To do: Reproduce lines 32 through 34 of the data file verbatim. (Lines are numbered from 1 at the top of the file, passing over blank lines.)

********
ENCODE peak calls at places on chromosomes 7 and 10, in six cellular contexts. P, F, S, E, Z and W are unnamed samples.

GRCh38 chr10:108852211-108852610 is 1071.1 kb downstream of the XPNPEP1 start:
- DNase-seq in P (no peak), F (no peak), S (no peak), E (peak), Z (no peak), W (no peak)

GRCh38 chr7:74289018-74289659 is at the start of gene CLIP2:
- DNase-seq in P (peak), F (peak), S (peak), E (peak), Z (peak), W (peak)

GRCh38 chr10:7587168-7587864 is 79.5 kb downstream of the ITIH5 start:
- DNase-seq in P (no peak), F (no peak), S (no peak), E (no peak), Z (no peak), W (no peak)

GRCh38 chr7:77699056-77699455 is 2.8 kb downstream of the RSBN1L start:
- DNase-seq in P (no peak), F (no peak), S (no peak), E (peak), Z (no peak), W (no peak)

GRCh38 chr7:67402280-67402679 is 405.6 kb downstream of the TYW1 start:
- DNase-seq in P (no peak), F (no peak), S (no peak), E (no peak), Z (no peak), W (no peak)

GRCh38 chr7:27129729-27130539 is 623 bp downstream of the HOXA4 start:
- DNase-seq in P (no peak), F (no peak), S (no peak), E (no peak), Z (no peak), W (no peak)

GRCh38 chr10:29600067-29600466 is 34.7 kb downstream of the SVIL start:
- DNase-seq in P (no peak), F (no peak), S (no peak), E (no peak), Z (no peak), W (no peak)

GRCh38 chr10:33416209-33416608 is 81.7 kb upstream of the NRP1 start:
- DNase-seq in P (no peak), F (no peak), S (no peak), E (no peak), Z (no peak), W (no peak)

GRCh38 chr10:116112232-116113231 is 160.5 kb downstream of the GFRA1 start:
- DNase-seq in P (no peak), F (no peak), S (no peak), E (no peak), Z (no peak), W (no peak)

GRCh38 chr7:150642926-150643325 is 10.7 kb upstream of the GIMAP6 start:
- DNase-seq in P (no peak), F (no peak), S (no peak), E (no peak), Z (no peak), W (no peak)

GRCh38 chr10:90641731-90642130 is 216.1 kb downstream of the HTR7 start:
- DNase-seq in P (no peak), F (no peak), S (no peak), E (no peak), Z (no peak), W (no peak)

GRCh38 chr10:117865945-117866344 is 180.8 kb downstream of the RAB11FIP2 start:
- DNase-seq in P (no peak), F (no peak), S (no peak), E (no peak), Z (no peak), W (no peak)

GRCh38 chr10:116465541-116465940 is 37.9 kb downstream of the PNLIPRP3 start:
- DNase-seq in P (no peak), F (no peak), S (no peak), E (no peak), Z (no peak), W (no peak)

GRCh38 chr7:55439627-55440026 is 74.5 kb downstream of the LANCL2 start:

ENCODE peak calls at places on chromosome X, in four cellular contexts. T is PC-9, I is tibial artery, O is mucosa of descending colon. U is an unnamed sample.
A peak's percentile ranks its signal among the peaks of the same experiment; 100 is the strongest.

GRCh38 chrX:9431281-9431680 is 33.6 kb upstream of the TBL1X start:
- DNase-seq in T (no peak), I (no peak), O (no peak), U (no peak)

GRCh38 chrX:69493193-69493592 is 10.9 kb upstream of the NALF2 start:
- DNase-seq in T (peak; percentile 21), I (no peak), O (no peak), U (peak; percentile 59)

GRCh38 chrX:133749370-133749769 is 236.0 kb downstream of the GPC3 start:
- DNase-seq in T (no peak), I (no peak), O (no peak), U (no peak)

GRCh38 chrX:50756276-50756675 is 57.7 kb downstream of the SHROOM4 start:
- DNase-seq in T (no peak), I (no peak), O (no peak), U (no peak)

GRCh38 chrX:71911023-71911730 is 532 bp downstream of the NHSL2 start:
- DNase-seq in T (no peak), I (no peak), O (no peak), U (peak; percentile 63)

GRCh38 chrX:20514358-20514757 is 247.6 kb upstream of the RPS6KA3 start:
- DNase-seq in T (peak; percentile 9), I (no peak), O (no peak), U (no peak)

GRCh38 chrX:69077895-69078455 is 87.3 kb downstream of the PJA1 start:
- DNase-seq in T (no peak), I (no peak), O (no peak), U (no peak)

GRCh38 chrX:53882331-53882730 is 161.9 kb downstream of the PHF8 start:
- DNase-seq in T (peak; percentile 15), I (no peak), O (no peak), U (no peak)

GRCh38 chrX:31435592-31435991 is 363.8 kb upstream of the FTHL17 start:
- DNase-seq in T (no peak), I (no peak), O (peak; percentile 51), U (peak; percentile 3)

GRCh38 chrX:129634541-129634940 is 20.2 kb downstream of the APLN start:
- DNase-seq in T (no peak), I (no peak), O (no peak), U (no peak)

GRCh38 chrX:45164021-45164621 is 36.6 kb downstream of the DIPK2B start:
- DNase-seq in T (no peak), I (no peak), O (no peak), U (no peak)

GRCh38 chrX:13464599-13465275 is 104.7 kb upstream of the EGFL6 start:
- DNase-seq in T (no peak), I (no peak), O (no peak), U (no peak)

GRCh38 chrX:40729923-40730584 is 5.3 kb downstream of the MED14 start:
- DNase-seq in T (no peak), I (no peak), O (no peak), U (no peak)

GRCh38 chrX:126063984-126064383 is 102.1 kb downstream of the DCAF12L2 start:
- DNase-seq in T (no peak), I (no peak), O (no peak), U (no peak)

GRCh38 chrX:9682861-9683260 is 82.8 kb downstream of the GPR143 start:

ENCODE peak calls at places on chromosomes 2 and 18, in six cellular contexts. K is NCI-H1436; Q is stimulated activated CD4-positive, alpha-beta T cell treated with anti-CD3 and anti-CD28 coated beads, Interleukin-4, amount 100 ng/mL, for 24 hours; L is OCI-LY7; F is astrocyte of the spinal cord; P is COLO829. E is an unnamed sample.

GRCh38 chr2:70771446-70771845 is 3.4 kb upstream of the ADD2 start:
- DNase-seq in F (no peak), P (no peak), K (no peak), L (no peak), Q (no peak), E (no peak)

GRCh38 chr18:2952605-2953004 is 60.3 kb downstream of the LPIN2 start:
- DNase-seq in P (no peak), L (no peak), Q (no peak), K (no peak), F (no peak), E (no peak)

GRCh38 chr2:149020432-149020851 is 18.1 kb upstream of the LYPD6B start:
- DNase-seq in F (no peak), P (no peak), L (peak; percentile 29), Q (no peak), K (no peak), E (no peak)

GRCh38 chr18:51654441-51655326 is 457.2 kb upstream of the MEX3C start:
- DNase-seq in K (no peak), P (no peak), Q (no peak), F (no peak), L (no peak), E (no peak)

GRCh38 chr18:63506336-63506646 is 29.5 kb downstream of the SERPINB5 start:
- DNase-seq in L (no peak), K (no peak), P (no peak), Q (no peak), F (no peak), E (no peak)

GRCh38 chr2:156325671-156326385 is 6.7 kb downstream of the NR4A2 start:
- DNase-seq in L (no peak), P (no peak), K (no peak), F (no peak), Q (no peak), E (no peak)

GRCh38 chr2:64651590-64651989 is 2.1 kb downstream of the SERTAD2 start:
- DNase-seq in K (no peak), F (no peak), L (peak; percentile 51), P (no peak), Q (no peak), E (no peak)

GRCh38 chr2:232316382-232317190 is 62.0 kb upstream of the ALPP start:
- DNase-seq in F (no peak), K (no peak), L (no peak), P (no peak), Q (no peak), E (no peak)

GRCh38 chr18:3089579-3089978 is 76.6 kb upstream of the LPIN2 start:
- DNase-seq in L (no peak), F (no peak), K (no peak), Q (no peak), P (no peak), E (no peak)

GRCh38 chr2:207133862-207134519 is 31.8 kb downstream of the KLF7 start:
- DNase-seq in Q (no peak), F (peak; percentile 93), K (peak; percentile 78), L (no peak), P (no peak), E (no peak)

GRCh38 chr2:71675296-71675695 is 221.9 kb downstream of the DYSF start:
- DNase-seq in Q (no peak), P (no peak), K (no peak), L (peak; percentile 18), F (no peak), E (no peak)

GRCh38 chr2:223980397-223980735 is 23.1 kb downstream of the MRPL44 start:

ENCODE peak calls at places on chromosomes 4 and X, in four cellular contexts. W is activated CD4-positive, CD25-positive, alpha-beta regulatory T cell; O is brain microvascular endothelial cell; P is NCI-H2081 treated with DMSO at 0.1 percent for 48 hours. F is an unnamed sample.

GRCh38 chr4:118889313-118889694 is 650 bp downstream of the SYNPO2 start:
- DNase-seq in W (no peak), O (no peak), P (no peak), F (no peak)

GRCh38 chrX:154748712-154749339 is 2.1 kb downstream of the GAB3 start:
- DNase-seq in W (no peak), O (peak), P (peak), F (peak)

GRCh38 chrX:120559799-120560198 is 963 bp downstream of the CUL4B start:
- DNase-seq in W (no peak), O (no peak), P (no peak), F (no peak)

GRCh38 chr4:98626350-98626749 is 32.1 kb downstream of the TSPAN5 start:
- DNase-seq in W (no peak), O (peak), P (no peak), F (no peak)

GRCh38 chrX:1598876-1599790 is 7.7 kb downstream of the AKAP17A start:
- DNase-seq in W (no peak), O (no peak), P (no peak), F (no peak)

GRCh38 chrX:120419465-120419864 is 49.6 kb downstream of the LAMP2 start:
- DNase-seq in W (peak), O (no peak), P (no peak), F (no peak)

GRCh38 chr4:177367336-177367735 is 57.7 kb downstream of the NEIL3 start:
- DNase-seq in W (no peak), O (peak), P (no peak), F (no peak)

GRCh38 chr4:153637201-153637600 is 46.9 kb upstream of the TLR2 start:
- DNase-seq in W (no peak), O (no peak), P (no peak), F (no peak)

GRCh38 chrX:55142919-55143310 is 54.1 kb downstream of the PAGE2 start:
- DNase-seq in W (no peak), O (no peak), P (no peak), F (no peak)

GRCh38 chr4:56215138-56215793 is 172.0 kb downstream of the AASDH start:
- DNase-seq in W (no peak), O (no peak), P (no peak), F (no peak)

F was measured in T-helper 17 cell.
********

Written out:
- DNase-seq in T (no peak), I (no peak), O (no peak), U (no peak)

GRCh38 chrX:69493193-69493592 is 10.9 kb upstream of the NALF2 start:
- DNase-seq in T (peak; percentile 21), I (no peak), O (no peak), U (peak; percentile 59)